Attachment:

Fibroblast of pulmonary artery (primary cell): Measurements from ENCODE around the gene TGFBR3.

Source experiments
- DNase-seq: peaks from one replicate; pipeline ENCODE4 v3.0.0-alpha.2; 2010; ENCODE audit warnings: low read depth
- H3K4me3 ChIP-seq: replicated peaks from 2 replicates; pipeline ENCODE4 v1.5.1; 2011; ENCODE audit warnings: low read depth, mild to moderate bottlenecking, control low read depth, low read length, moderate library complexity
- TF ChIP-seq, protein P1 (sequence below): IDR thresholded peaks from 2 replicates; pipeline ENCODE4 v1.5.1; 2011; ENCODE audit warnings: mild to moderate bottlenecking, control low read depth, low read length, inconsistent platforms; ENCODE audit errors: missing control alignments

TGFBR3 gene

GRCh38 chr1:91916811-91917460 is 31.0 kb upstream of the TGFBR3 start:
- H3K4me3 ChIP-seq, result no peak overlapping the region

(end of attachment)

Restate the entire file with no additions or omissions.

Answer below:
Fibroblast of pulmonary artery (primary cell): Measurements from ENCODE around the gene TGFBR3.

Source experiments
- DNase-seq: peaks from one replicate; pipeline ENCODE4 v3.0.0-alpha.2; 2010; ENCODE audit warnings: low read depth
- H3K4me3 ChIP-seq: replicated peaks from 2 replicates; pipeline ENCODE4 v1.5.1; 2011; ENCODE audit warnings: low read depth, mild to moderate bottlenecking, control low read depth, low read length, moderate library complexity
- TF ChIP-seq, protein P1 (sequence below): IDR thresholded peaks from 2 replicates; pipeline ENCODE4 v1.5.1; 2011; ENCODE audit warnings: mild to moderate bottlenecking, control low read depth, low read length, inconsistent platforms; ENCODE audit errors: missing control alignments

TGFBR3 gene

GRCh38 chr1:91916811-91917460 is 31.0 kb upstream of the TGFBR3 start:
- H3K4me3 ChIP-seq, result no peak overlapping the region